"Milestone’s is a substance use shelter, meaning we admit people who are under the influence of drugs or alcohol," Fowler tells me. "For me, this is a basic harm reduction approach. The people we serve are dealing with drug and alcohol addiction as well as homelessness. Depriving shelter to these individuals won’t do a thing to help the addiction. Engagement and compassion, on the other hand, just might."

There is another school of thought that feels that housing needs to happen before anything else. Instead of trying to get the person sober before attempting to fix the rest of his or her life, the goal is to house the person, let them drink, and then tackle the boozing. Finding homeless people a permanent home first may provide them with the support they need to tackle other health concerns later. It provides them with a more normal existence, which may cause them to choose to drink less on their own.

One of the major proponents of this model is 1811 Eastlake, which is part of Seattle’s Downtown Emergency Service Center. This facility attempts to address the long-term issues of homeless alcoholics by giving them a room and allowing them to drink as much as they want. At 1811 Eastlake, residents can drink on the premises, but only in their rooms. There are counselors available who offer help for anyone who is ready to begin fighting their alcoholism. There is also an alcohol management program, in which residents can choose to work out a contract to lessen how much they drink and give all their booze to staff members, who then dispense it to them, usually hourly.

"Candidates for housing are selected from data supplied to DESC from King County which shows individuals who are highest utilizers of public crisis services (meaning emergency rooms, crisis calls and detoxification centers)," Greg Jensen, DESC's director of administrative services, tells me. "We outreach those individuals and offer them the housing opportunity, provided they are chronically homeless and income qualified."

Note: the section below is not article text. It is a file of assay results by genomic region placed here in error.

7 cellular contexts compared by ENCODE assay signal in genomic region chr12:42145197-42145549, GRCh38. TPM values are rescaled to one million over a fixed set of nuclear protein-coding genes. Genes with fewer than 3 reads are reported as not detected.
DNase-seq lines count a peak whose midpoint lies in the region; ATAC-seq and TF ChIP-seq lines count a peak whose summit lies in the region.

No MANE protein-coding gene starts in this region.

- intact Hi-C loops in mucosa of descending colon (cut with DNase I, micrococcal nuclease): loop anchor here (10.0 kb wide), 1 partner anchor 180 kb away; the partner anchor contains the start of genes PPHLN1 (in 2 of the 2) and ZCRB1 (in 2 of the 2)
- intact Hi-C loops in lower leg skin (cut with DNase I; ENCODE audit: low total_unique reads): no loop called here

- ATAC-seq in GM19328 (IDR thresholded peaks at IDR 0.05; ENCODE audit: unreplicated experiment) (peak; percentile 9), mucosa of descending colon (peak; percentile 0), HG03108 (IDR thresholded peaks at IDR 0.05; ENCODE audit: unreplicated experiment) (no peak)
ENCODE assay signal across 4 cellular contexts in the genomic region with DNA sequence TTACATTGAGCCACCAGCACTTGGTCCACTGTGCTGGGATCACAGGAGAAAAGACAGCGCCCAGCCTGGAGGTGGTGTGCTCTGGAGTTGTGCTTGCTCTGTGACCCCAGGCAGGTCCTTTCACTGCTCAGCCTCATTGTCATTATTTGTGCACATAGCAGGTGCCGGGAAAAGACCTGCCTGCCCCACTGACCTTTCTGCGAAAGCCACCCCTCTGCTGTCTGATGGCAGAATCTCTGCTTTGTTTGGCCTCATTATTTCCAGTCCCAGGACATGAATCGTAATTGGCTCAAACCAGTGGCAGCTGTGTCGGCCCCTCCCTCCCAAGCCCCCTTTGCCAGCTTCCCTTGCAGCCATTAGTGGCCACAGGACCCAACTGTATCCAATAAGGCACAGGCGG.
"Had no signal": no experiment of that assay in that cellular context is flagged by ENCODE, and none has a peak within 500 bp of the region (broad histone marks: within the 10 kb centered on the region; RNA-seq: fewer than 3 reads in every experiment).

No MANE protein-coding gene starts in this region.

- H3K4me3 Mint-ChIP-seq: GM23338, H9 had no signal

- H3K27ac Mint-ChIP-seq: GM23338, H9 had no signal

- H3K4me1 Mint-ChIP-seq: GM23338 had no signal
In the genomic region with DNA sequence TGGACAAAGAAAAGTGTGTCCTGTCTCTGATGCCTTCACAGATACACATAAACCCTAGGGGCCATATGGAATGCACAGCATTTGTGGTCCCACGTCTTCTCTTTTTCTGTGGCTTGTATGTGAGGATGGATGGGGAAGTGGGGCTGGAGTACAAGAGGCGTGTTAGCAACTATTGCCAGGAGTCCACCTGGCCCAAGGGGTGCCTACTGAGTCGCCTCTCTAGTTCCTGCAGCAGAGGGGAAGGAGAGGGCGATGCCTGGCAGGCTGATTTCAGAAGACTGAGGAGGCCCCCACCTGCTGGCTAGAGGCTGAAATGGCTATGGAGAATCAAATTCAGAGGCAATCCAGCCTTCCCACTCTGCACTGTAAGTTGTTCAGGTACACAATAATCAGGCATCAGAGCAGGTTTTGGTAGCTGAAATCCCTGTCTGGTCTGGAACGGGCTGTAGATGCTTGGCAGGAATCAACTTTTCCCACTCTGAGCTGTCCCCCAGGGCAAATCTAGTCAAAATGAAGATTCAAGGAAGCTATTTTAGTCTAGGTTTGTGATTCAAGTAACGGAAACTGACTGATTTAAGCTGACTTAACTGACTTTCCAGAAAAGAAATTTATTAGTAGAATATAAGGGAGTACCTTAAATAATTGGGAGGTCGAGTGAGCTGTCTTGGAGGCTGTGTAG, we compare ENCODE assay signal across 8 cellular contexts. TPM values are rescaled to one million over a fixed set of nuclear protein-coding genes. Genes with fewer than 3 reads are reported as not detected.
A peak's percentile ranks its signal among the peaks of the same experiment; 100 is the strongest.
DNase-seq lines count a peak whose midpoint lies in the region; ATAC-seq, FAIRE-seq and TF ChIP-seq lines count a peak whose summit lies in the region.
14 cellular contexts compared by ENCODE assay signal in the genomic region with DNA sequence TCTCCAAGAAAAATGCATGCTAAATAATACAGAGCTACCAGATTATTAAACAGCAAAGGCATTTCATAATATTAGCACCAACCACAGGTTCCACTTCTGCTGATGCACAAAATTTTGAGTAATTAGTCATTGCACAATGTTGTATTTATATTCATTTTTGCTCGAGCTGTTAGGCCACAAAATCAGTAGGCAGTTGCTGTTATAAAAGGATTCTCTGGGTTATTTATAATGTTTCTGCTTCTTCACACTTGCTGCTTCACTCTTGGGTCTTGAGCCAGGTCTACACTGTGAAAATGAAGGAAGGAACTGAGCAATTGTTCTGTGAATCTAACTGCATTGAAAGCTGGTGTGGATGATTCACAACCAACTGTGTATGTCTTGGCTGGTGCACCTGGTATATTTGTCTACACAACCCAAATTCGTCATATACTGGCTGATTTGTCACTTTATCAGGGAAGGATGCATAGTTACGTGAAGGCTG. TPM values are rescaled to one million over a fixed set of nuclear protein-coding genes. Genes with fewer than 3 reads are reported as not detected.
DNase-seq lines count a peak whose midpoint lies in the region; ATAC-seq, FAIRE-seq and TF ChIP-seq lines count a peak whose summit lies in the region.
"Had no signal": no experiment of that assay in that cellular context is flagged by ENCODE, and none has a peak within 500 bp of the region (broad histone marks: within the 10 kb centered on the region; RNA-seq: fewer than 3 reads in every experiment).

When I asked him, "Why does your program work?" He said, “I'm not sure how to give you a response to your question about why our program works. Participants’ success is measured by housing longevity and most residents stay for the long-term, despite long histories of homelessness and substance abuse. The program has been extensively evaluated, as you can see on our webpage. Studies have confirmed that the program succeeds in suppressing the use of crisis services and improving residents' quality of life.”

Some disagree. And one of them is Dr. Drew, who once said, “What exactly are these places? What are their goals? Are they harm-avoidance centers or hospices? The people running these places have to be clear about they are doing. I want to know if they are actually doing more harm than good. What motivates most people to change their behavior is consequences. No consequences? No behavior modification. Some have observed that alcoholics who are allowed to drink more may actually drink less. But if wet houses are end-of-the-line outposts, why would that even matter?”

Nick Flynn is the author of the ridiculously good memoir Another Bullshit Night in Suck City. His book details the story of his time working at a shelter in Boston where he often encountered his homeless and alcoholic father. When I asked about his thoughts on wet or dry shelters, he told me, “It is hard for me to comment on wet or dry shelters, simply because I think our thinking on homelessness has gone way beyond shelters. The housing first movement has picked up speed in the last few years as the only viable solution. The housing first model falls under the rubric of a harm reduction model—in other words, meeting people where they are, providing housing, along with whatever support is needed to allow them to stay. The issue of wet or dry is beside the point, it is the wrong question.”

And while what Nick says is true, it is a question that many will continue to ask in the foreseeable future.

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Brian Whitney has been a prisoner advocate, a landscaper, and a homeless outreach worker. He has written or coauthored numerous books in addition to writing for AlterNetTheFixPacific Standard MagazinePaste Magazine, and many other publications. He has appeared or been featured in Inside Edition, Fox News,,, True Murder, Savage Love and True Crime Garage. He is appearing at CrimeCon in 2019. You can find Brian on Facebook or at